CE: Tell me about how you started to find your voice in college.

BW: I went from being a student who was on the verge of being expelled from high school to being a guy who came full circle and ended up going to UC Berkeley for college. When I went there I was leaning toward being a journalist. I already had an affinity for writing; I just didn’t really know it was going to be on the creative, narrative side. But I jumped into a theater class and I fell in love with theater. That is what the first breakthrough was. I did it, actually, to just fill out units, just to have enough for the semester, and I ended up falling in love with it. I acted in some plays and that was my initial love. I had a couple of mentors, directors who were teaching at UC Berkeley. One was Margaret Wilkerson, who is sort of a legend in the African-American theater community. And the other was Gilbert McCauley, who is still directing today. They both encouraged me to pursue it. And so I really focused on acting to begin with, but I did have one project where it required me to write something. It became one of those things where you have a great experience, but it’s not part of your focus at the time, so you just sort of file it away. I filed it away and thought, “I’d like to get back to it someday.” I did some theater out of college, and I had a fluke experience where a casting director for a soap opera saw me. I went to New York for one of those general auditions for a soap opera casting director. We had a mutual friend, and she was seeing me as a favor.

CE: And that favor turned into your first television role.

BW: She ended up casting me in the soap. And that’s part of the acting career. I went down that road for a while. I had my ups and downs. When it got to a really, really low point, I was in Los Angeles and I had made an agreement with my wife that if I wasn’t a huge star in two years, we would move back to northern California and I’d go back to school. I hit a low point, so we started making plans to do that, but it was going to take six months to get everything in order. So she said: “You know what, you should do that short film that you’ve been talking about for a long time. Then you’ll have something to remember Los Angeles by.” So I did the short film and, ironically, the short film just sort of blew up. It went to all of these film festivals, including the American Black Film Festival, where it won the top award for short film. And it went to Sundance, and it actually got me some exposure for another job: I ended up getting a contract role on “The Young and the Restless.” But even more important, it was sort of a liquefier for me as a writer because that is something that I wrote, produced and co-directed. Even as my acting career was starting to pick up, I knew that my end goal was to be a writer, to create the content.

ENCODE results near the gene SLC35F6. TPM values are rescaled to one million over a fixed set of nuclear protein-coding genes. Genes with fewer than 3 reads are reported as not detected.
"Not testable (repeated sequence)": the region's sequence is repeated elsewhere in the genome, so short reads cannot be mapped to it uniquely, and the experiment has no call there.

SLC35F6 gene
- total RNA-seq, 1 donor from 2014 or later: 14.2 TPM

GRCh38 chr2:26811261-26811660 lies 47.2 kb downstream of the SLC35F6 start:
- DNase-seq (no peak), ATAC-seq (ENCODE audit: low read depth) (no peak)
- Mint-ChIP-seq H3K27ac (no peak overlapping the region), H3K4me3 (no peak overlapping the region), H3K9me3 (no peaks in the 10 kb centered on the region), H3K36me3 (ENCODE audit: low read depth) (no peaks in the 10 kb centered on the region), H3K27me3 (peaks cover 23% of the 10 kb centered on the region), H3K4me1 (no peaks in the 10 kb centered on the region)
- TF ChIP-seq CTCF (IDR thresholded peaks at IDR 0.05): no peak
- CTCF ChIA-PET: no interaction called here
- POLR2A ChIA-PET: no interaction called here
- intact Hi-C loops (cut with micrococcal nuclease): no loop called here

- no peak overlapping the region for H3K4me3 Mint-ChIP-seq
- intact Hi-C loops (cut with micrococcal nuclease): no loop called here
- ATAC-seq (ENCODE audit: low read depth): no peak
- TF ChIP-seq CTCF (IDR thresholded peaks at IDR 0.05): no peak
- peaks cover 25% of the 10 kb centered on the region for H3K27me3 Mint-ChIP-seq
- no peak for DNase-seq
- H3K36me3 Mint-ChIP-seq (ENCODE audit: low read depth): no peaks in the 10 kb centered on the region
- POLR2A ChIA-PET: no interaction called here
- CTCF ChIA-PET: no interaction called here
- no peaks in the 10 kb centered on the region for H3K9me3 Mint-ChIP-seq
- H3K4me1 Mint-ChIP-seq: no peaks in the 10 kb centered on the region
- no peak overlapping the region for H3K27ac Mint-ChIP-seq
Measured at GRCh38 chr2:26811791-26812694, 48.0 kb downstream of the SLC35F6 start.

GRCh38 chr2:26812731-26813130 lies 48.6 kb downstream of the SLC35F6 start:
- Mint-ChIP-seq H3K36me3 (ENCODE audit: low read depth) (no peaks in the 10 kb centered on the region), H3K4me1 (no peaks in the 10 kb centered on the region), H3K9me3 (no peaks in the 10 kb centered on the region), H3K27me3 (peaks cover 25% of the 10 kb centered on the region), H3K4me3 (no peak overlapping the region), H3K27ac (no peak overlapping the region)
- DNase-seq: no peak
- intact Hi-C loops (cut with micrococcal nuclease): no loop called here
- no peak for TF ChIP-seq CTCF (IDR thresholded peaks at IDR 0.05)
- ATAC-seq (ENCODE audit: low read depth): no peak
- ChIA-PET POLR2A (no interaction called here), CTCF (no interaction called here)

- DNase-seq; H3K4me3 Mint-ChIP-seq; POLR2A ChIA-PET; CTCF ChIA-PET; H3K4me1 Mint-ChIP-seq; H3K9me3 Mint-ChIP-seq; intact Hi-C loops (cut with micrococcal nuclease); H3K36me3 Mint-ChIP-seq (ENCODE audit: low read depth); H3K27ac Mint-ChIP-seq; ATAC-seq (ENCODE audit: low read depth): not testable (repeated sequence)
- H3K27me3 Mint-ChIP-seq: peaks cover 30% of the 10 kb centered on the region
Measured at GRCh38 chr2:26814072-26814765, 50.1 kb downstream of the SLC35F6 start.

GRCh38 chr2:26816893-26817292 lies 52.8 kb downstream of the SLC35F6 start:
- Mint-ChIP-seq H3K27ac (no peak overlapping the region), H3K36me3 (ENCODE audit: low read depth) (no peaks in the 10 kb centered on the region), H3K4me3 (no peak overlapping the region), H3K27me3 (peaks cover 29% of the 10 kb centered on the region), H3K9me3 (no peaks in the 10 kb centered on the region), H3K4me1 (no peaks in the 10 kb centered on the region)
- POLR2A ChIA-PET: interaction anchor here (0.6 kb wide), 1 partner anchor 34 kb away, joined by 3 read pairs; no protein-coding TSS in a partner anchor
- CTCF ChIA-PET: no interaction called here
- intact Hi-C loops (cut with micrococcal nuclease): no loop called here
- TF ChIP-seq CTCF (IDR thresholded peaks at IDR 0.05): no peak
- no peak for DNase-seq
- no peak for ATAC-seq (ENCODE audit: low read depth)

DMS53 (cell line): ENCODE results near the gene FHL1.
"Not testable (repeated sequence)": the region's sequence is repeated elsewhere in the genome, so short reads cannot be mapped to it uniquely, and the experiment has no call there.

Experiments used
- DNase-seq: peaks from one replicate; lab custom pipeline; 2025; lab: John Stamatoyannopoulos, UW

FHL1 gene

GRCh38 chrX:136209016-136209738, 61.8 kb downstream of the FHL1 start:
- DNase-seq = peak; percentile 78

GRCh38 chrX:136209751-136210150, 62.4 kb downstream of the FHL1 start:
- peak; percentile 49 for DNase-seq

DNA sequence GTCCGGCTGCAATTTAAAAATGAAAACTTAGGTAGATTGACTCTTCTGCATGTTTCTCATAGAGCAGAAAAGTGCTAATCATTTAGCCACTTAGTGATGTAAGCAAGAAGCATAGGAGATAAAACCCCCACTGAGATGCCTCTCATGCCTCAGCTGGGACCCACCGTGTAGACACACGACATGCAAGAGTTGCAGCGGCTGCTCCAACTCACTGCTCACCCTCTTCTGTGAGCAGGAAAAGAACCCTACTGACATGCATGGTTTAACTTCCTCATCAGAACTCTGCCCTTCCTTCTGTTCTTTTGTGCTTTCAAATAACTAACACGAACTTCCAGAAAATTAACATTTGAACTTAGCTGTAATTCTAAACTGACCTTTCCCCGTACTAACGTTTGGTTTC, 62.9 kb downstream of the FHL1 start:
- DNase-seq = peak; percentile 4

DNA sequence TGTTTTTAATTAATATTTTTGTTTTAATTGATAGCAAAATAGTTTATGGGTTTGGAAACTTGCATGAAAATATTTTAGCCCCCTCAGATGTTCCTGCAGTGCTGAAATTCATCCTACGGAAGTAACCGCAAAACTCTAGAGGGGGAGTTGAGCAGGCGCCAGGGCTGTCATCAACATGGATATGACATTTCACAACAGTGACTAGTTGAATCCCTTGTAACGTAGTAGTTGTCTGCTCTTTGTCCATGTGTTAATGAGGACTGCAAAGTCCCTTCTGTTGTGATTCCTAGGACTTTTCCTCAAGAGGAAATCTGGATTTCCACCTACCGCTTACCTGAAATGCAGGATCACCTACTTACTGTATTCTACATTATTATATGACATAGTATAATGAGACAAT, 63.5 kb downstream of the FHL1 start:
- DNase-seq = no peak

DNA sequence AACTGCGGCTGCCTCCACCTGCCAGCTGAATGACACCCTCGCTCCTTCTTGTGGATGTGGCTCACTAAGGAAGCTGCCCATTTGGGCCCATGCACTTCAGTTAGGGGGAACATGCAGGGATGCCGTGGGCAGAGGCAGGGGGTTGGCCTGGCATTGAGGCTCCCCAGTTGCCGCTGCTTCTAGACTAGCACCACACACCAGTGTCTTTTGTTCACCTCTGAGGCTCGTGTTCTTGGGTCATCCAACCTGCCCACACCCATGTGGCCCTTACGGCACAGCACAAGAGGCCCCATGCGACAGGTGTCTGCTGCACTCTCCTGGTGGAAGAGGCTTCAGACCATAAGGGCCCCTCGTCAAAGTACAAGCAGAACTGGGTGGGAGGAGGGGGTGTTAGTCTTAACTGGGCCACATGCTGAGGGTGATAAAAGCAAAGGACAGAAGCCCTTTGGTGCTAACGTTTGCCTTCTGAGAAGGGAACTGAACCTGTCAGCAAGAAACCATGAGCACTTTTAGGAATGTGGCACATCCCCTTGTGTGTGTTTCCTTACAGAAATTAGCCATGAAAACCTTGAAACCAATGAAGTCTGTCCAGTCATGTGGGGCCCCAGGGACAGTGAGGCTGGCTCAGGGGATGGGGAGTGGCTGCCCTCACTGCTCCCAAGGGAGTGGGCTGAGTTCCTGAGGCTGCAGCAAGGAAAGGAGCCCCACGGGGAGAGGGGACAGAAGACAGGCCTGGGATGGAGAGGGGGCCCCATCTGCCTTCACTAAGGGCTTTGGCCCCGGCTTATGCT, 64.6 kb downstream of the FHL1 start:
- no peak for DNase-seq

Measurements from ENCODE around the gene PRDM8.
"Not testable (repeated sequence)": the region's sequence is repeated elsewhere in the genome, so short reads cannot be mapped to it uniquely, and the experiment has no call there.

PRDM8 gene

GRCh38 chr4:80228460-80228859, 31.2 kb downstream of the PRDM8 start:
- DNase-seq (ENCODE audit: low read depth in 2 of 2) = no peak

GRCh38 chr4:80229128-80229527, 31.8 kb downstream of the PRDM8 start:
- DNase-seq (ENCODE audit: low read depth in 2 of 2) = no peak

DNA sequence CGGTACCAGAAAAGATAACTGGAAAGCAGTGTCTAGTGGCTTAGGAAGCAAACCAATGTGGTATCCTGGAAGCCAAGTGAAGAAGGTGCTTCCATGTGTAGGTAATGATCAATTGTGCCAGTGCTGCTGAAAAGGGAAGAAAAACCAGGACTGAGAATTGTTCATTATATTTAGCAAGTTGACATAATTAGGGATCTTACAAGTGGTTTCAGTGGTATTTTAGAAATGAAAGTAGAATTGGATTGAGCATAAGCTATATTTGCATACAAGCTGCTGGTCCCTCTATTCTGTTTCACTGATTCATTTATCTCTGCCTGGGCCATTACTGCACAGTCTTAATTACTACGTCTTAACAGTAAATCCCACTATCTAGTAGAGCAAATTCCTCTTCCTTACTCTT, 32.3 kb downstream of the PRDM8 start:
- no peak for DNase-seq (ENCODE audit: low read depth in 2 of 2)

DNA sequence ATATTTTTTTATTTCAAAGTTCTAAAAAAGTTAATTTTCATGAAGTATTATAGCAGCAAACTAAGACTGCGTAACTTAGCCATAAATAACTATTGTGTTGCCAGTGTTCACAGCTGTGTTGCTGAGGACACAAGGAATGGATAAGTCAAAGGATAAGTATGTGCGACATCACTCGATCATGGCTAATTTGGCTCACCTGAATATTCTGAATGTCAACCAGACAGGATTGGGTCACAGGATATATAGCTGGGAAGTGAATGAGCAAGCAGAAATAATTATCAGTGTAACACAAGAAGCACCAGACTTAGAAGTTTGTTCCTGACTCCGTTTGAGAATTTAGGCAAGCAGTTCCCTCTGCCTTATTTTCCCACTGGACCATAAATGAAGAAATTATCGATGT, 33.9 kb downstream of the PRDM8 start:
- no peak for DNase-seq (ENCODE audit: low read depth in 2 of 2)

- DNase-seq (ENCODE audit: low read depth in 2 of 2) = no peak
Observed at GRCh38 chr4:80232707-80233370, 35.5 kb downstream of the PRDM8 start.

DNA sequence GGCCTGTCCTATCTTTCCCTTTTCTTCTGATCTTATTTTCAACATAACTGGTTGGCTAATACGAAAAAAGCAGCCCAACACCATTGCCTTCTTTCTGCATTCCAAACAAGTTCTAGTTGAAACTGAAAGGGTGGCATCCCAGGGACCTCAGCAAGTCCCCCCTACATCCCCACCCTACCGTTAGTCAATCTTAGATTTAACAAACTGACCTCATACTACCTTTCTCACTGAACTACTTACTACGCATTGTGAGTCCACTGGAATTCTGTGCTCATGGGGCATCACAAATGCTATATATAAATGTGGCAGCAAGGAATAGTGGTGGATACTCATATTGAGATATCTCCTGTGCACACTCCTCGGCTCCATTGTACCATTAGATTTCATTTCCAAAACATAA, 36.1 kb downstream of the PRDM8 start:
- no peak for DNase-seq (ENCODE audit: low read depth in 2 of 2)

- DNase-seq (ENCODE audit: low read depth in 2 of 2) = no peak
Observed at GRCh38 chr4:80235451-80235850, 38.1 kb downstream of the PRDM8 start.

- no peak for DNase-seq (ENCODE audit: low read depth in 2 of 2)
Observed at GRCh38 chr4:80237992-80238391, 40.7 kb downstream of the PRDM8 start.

CE: How did that lead to “Hand of God”?

BW: It’s funny, because within Hollywood circles, when Amazon said it was going to start doing what it calls the Amazon pilot season, where they actually give the fans a chance to respond to the material and vote for the series they want to get made, there were a lot of people in the Hollywood circles who didn’t like that idea. But I actually thought it was a great idea, because I had gone down the road of developing great projects and no one ever saw them. Usually the decision on whether or not to make a pilot into a series is made by 10 people in a boardroom. Whereas when you do Amazon pilot season, you’ve got millions of people who get a chance to chime in. I think that’s cool in and of itself. The fact that Amazon was giving people a chance to actually see the pilot before they decided whether it would go to series, I felt was a great opportunity. And I think it was especially important for a show like mine, one I knew was going to be controversial and push a lot of buttons. Can you imagine if I had left that in the hands of 10 network executives who’d never seen anything like it? I think that the fact that the audience reacted to the pilot as well as they did was a huge reason we got our series order.

Hand of God, courtesy Amazon
CE: What was your inspiration to create “Hand of God”? Not to put it too lightly, but this is some deep, dark subject matter.